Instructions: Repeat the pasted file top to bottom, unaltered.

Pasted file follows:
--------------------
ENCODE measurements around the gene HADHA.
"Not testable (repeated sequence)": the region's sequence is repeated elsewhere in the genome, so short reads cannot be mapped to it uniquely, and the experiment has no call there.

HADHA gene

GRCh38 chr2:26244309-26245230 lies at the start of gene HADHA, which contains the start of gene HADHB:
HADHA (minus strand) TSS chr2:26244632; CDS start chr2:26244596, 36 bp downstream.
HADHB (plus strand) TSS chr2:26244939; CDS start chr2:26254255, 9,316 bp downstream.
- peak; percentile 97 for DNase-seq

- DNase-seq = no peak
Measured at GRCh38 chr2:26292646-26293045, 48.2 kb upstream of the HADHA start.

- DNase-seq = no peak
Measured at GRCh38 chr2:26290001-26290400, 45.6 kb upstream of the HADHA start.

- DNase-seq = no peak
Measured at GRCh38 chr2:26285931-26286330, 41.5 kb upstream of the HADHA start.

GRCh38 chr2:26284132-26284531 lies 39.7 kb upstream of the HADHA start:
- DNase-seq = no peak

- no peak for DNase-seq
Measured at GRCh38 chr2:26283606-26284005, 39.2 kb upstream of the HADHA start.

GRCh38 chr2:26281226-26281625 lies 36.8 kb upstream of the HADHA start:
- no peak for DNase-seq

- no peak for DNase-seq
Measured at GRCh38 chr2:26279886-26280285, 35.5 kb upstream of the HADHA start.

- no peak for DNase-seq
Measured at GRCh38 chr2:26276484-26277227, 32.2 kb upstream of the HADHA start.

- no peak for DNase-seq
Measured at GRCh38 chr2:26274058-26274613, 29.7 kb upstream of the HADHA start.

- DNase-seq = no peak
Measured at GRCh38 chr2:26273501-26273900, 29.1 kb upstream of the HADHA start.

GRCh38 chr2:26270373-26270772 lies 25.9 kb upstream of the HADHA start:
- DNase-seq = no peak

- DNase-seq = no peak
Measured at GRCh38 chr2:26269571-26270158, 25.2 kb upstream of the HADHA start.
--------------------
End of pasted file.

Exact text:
ENCODE measurements around the gene HADHA.
"Not testable (repeated sequence)": the region's sequence is repeated elsewhere in the genome, so short reads cannot be mapped to it uniquely, and the experiment has no call there.

HADHA gene

GRCh38 chr2:26244309-26245230 lies at the start of gene HADHA, which contains the start of gene HADHB:
HADHA (minus strand) TSS chr2:26244632; CDS start chr2:26244596, 36 bp downstream.
HADHB (plus strand) TSS chr2:26244939; CDS start chr2:26254255, 9,316 bp downstream.
- peak; percentile 97 for DNase-seq

- DNase-seq = no peak
Measured at GRCh38 chr2:26292646-26293045, 48.2 kb upstream of the HADHA start.

- DNase-seq = no peak
Measured at GRCh38 chr2:26290001-26290400, 45.6 kb upstream of the HADHA start.

- DNase-seq = no peak
Measured at GRCh38 chr2:26285931-26286330, 41.5 kb upstream of the HADHA start.

GRCh38 chr2:26284132-26284531 lies 39.7 kb upstream of the HADHA start:
- DNase-seq = no peak

- no peak for DNase-seq
Measured at GRCh38 chr2:26283606-26284005, 39.2 kb upstream of the HADHA start.

GRCh38 chr2:26281226-26281625 lies 36.8 kb upstream of the HADHA start:
- no peak for DNase-seq

- no peak for DNase-seq
Measured at GRCh38 chr2:26279886-26280285, 35.5 kb upstream of the HADHA start.

- no peak for DNase-seq
Measured at GRCh38 chr2:26276484-26277227, 32.2 kb upstream of the HADHA start.

- no peak for DNase-seq
Measured at GRCh38 chr2:26274058-26274613, 29.7 kb upstream of the HADHA start.

- DNase-seq = no peak
Measured at GRCh38 chr2:26273501-26273900, 29.1 kb upstream of the HADHA start.

GRCh38 chr2:26270373-26270772 lies 25.9 kb upstream of the HADHA start:
- DNase-seq = no peak

- DNase-seq = no peak
Measured at GRCh38 chr2:26269571-26270158, 25.2 kb upstream of the HADHA start.